Over the years these problems were mostly resolved through system upgrades, but summer treatment capacity continues to be limited and there is a need to prevent further problems.  While the system appears to serve the current summer population, treatment capacity is still limited by inadequate irrigation areas.   Severe winter flooding issues also plague the system and we are concerned that this timber harvest project could exacerbate the problems.

RRWPC has numerous concerns about this project which we hope can be addressed.  Some of these are directly related to the wastewater treatment system and some related to more general community impacts.

Need for traffic review:

If giant timber trucks and bulldozers and other heavy equipment are going to traverse Neeley, there needs to be a traffic study to address the impacts on the local population. Will this be provided?  In many places the road is extremely narrow with blind curves and there are questions about whether two large trucks can pass one another safely in all places without doing damage to themselves or local property.  This road would need to be shared between RRCSD trucks and heavy equipment along with local residents.  (Neeley Road dead ends at the Treatment Plant.  Have these issues been addressed in THP documents?)

We are concerned that this project could make ingress and egress on this local limited roadway more difficult and cause problems in places that could impact the Russian River. In February of 1998, a major slide occurred at the plant which caused serious problems, and at various times, there have been significant slides along Neeley Rd. that had great  impacts on local residents, since in winter that road is the only ingress and egress to and from their properties.  While the THP provides criteria for choosing harvest sites, in most cases I didn’t see where they also considered potential conflicts with public road use by the District and residents of the area.  We believe there is need of traffic review that provides some kind of consideration for sharing use of this deteriorating road by large trucks and other vehicles.  (It is unclear whether slides on Neeley Road could affect the Russian River, but if slides might be generated by the project, and could reach the river, we would like to know what impacts it might have.  Similarly if such an event impacts local homes, it should be addressed as well.)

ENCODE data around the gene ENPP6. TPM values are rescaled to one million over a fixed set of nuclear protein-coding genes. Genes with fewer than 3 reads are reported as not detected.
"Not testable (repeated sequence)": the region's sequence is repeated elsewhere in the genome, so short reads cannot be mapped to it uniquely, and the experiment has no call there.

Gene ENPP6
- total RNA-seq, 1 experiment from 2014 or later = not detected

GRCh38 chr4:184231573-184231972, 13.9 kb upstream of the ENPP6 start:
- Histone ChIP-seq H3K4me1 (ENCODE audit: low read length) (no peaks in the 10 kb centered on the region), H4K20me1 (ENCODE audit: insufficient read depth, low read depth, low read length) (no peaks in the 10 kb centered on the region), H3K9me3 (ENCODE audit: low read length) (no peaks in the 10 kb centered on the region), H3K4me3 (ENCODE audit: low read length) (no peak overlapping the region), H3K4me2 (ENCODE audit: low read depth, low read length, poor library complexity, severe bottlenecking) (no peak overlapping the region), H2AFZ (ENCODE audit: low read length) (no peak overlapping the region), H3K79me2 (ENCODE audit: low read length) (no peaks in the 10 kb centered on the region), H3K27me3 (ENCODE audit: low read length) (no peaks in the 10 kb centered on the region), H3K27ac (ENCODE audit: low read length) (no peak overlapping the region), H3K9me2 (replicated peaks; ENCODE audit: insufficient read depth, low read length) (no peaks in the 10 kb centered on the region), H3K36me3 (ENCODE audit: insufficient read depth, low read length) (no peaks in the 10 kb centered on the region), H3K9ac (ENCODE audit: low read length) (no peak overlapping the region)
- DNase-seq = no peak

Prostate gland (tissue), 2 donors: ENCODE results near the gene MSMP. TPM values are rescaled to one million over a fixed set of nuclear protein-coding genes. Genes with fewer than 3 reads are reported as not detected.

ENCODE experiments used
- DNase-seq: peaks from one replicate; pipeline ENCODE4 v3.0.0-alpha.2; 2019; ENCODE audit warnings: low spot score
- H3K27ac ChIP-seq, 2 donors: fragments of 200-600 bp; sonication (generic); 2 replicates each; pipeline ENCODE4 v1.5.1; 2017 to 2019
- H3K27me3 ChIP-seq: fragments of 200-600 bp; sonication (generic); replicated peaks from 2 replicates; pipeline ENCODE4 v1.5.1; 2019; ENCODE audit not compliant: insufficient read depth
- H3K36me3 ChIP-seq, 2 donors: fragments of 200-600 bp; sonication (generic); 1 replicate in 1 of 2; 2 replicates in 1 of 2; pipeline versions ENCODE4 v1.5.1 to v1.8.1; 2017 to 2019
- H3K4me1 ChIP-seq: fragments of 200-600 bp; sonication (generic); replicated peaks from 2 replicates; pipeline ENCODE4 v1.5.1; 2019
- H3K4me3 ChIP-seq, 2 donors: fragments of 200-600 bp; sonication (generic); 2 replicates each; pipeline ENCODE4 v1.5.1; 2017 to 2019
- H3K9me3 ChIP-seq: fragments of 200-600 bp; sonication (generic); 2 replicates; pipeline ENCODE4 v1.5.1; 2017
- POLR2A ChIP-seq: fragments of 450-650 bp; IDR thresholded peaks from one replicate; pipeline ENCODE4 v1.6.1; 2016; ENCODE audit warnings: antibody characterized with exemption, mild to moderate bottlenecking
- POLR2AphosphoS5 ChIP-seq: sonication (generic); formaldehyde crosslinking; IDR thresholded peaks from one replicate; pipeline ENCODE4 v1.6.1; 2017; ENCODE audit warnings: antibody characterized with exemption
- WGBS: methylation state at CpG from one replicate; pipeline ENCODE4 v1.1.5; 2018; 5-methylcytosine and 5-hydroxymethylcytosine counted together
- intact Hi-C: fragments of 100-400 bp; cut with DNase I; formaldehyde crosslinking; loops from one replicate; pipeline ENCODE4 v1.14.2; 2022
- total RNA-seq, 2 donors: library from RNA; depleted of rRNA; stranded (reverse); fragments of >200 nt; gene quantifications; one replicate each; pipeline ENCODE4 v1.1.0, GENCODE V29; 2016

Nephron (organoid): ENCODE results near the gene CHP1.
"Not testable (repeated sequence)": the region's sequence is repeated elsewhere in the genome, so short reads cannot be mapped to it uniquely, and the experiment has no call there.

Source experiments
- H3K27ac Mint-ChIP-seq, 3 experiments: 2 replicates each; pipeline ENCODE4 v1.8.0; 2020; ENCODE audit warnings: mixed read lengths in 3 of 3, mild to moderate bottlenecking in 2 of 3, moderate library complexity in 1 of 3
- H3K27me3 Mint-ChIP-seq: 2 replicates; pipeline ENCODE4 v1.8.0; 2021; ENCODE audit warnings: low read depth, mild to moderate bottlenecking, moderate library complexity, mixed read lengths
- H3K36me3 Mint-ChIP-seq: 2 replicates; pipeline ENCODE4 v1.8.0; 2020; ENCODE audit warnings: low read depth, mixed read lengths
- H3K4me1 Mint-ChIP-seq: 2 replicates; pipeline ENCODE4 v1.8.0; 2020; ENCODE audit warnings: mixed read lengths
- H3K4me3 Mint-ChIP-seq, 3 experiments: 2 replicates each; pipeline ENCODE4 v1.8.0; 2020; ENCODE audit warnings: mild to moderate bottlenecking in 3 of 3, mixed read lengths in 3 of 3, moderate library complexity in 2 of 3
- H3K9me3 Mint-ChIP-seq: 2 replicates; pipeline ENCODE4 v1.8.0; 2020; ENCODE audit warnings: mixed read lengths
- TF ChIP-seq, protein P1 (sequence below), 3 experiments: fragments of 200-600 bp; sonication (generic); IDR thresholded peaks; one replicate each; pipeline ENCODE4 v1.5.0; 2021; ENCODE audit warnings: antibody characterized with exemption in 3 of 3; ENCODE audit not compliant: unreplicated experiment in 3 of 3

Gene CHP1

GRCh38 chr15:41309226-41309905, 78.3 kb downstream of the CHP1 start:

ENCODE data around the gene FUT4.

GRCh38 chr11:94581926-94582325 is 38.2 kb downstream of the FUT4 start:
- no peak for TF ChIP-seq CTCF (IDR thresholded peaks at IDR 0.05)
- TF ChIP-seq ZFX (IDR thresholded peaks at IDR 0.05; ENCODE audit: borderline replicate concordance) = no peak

There is a back road leading over the hill from the Treatment Plant to Highway 116 that was unpassable for a long time due to slides and think it is now planned to also use this road for timber harvest operations.  What kind of coordination would occur between timber use and treatment plant use for limited roadway?  Who’s responsible for potential damage to the road and surrounding environment?  Would the plant operation be prohibited from using roads needed for the timber harvest?  Has there been any coordination with this?

There are parking issues in some segments of this road.  Will people be able to continue to park their cars safely and not worry about additional traffic and adequate passing room?  In summer there are many people, including children, who come up to recreate and often walk along the side of the road, due to a lack of sidewalks.  What care will be taken to assure their safety at all times?  Also, while they will not work in the rain, the ground may be wet and slippery for days afterwards as runoff comes down the hillsides.  How do you determine when it’s too wet to work and/or when conditions are safe?